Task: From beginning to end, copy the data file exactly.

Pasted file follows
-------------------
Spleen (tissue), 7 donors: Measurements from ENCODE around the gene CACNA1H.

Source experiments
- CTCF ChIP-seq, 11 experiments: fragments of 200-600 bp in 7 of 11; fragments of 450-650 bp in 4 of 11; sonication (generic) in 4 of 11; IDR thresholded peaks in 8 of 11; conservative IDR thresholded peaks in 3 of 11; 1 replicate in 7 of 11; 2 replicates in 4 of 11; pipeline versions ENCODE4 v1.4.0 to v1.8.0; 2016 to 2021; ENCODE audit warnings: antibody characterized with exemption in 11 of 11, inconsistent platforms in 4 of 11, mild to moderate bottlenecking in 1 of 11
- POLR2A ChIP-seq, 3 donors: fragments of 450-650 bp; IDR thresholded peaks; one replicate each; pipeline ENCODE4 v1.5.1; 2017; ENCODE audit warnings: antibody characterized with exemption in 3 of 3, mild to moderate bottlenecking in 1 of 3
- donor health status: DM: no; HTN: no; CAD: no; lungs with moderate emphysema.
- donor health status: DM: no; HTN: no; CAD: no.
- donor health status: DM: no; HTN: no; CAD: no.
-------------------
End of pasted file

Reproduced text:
Spleen (tissue), 7 donors: Measurements from ENCODE around the gene CACNA1H.

Source experiments
- CTCF ChIP-seq, 11 experiments: fragments of 200-600 bp in 7 of 11; fragments of 450-650 bp in 4 of 11; sonication (generic) in 4 of 11; IDR thresholded peaks in 8 of 11; conservative IDR thresholded peaks in 3 of 11; 1 replicate in 7 of 11; 2 replicates in 4 of 11; pipeline versions ENCODE4 v1.4.0 to v1.8.0; 2016 to 2021; ENCODE audit warnings: antibody characterized with exemption in 11 of 11, inconsistent platforms in 4 of 11, mild to moderate bottlenecking in 1 of 11
- POLR2A ChIP-seq, 3 donors: fragments of 450-650 bp; IDR thresholded peaks; one replicate each; pipeline ENCODE4 v1.5.1; 2017; ENCODE audit warnings: antibody characterized with exemption in 3 of 3, mild to moderate bottlenecking in 1 of 3
- donor health status: DM: no; HTN: no; CAD: no; lungs with moderate emphysema.
- donor health status: DM: no; HTN: no; CAD: no.
- donor health status: DM: no; HTN: no; CAD: no.